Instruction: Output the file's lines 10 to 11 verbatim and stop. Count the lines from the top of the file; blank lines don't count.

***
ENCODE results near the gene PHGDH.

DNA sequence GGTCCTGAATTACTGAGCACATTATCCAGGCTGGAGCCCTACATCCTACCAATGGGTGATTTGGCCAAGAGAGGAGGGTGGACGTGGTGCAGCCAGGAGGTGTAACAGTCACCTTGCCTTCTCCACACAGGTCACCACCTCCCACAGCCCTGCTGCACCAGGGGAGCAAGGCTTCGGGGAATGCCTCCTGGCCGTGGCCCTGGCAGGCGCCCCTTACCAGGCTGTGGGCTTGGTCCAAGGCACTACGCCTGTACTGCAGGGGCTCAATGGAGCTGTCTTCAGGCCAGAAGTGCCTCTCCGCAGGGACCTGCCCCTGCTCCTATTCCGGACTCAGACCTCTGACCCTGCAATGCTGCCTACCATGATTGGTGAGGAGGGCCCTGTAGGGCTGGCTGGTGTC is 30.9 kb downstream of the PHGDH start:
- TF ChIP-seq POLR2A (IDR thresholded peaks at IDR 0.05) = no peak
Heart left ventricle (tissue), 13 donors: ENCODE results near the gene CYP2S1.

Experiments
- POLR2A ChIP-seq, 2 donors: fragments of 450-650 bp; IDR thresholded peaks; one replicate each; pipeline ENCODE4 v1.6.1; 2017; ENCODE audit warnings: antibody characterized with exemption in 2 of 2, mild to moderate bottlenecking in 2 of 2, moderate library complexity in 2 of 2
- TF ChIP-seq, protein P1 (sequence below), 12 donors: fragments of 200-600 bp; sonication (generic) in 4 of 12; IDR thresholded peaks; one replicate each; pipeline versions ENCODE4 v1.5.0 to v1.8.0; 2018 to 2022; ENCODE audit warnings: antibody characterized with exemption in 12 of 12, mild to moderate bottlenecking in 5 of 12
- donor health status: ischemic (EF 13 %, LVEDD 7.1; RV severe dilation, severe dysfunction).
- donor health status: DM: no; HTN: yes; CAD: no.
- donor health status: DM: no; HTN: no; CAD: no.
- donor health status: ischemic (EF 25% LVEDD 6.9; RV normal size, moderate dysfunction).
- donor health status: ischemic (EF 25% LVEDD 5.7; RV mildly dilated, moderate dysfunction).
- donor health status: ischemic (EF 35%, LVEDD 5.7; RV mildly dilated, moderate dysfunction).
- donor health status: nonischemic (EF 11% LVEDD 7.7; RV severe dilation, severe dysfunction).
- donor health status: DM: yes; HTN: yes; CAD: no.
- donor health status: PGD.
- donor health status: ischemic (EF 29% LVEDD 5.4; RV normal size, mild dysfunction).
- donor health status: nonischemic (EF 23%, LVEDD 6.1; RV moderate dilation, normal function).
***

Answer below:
- donor health status: DM: no; HTN: no; CAD: no.
- donor health status: ischemic (EF 25% LVEDD 6.9; RV normal size, moderate dysfunction).